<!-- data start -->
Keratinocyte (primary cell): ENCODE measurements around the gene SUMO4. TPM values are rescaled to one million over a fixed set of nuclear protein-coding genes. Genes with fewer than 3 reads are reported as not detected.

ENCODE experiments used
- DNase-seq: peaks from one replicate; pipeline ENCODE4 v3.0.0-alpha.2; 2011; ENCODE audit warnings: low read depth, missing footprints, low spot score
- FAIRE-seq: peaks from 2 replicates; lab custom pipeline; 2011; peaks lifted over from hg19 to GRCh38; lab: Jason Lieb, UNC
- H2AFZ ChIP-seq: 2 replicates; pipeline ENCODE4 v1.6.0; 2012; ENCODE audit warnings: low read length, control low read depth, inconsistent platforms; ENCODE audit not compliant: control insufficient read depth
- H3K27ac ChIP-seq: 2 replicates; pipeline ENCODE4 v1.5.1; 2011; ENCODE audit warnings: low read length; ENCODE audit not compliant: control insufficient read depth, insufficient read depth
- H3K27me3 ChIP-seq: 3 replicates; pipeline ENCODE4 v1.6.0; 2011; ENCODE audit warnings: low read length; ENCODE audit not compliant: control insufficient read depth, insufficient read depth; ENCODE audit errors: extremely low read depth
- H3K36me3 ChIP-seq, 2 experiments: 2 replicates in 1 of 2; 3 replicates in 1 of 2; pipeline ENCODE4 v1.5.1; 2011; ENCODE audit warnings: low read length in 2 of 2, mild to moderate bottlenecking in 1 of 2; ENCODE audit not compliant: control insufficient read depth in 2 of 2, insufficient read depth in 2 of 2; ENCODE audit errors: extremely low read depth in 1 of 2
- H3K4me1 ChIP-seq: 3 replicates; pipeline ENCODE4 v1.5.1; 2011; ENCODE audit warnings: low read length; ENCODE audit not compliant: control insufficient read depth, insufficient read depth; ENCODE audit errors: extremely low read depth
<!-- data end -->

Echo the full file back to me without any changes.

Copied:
Keratinocyte (primary cell): ENCODE measurements around the gene SUMO4. TPM values are rescaled to one million over a fixed set of nuclear protein-coding genes. Genes with fewer than 3 reads are reported as not detected.

ENCODE experiments used
- DNase-seq: peaks from one replicate; pipeline ENCODE4 v3.0.0-alpha.2; 2011; ENCODE audit warnings: low read depth, missing footprints, low spot score
- FAIRE-seq: peaks from 2 replicates; lab custom pipeline; 2011; peaks lifted over from hg19 to GRCh38; lab: Jason Lieb, UNC
- H2AFZ ChIP-seq: 2 replicates; pipeline ENCODE4 v1.6.0; 2012; ENCODE audit warnings: low read length, control low read depth, inconsistent platforms; ENCODE audit not compliant: control insufficient read depth
- H3K27ac ChIP-seq: 2 replicates; pipeline ENCODE4 v1.5.1; 2011; ENCODE audit warnings: low read length; ENCODE audit not compliant: control insufficient read depth, insufficient read depth
- H3K27me3 ChIP-seq: 3 replicates; pipeline ENCODE4 v1.6.0; 2011; ENCODE audit warnings: low read length; ENCODE audit not compliant: control insufficient read depth, insufficient read depth; ENCODE audit errors: extremely low read depth
- H3K36me3 ChIP-seq, 2 experiments: 2 replicates in 1 of 2; 3 replicates in 1 of 2; pipeline ENCODE4 v1.5.1; 2011; ENCODE audit warnings: low read length in 2 of 2, mild to moderate bottlenecking in 1 of 2; ENCODE audit not compliant: control insufficient read depth in 2 of 2, insufficient read depth in 2 of 2; ENCODE audit errors: extremely low read depth in 1 of 2
- H3K4me1 ChIP-seq: 3 replicates; pipeline ENCODE4 v1.5.1; 2011; ENCODE audit warnings: low read length; ENCODE audit not compliant: control insufficient read depth, insufficient read depth; ENCODE audit errors: extremely low read depth